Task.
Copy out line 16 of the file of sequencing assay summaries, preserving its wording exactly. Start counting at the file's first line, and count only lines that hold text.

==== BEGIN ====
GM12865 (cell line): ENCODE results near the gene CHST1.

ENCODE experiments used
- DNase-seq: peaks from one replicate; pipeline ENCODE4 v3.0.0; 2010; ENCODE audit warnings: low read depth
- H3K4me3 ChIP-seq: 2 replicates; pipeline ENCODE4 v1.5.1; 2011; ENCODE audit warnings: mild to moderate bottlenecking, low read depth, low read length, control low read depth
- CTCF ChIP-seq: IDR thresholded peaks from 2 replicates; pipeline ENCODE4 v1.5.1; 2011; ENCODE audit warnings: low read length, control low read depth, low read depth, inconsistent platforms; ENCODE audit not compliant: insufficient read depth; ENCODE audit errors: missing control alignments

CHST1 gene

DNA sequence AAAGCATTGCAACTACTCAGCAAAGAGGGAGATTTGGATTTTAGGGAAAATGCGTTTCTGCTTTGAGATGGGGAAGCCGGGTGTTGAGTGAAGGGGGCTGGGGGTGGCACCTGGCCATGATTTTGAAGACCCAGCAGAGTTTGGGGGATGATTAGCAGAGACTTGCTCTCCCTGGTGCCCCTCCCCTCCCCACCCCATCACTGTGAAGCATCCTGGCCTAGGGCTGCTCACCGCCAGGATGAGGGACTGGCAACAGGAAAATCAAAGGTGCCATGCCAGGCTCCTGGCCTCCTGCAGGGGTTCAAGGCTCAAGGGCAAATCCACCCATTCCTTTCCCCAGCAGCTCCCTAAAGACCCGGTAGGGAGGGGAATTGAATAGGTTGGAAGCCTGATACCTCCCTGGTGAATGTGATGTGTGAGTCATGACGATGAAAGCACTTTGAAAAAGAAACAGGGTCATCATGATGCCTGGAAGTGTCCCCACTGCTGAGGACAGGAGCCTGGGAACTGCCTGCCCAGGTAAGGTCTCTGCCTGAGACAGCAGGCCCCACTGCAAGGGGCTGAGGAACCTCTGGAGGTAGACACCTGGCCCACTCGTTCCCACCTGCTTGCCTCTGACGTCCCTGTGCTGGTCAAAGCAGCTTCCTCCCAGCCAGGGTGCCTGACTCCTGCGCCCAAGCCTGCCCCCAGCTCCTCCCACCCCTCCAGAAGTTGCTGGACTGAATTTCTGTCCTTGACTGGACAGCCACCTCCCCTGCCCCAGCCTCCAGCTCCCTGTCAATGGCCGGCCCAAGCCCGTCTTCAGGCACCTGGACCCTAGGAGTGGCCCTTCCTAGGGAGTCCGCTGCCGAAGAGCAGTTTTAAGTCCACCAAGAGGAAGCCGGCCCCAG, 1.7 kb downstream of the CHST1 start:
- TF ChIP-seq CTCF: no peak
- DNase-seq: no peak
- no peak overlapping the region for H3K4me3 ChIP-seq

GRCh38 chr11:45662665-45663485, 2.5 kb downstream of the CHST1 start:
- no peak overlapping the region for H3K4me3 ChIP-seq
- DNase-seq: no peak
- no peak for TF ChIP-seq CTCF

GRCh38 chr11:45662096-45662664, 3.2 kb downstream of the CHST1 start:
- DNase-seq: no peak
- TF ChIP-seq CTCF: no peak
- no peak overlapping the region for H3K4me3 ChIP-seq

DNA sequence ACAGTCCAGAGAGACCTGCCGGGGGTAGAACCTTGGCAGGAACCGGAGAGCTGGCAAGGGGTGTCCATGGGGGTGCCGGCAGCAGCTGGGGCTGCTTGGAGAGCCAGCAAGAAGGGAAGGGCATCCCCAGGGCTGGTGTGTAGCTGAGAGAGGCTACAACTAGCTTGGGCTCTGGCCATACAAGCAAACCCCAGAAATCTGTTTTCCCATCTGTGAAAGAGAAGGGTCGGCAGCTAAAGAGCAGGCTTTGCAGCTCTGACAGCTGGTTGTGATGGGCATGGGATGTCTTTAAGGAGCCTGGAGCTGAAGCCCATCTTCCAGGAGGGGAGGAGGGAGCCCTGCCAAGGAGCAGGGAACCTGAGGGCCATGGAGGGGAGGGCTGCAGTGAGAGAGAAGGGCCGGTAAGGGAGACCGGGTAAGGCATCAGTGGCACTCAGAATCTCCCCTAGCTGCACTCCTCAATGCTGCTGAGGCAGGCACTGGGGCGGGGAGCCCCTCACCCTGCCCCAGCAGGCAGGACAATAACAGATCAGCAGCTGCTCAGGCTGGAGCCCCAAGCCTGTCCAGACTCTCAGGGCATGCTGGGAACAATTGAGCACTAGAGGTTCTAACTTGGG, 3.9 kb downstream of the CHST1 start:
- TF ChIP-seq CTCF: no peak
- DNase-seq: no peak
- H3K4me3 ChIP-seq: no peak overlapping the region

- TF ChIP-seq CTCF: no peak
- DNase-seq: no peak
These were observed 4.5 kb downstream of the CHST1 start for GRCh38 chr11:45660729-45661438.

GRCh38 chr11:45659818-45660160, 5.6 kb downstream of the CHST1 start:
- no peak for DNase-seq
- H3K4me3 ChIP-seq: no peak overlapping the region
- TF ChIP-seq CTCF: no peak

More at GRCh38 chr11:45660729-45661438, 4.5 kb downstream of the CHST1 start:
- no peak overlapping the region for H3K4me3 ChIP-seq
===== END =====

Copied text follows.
- DNase-seq: no peak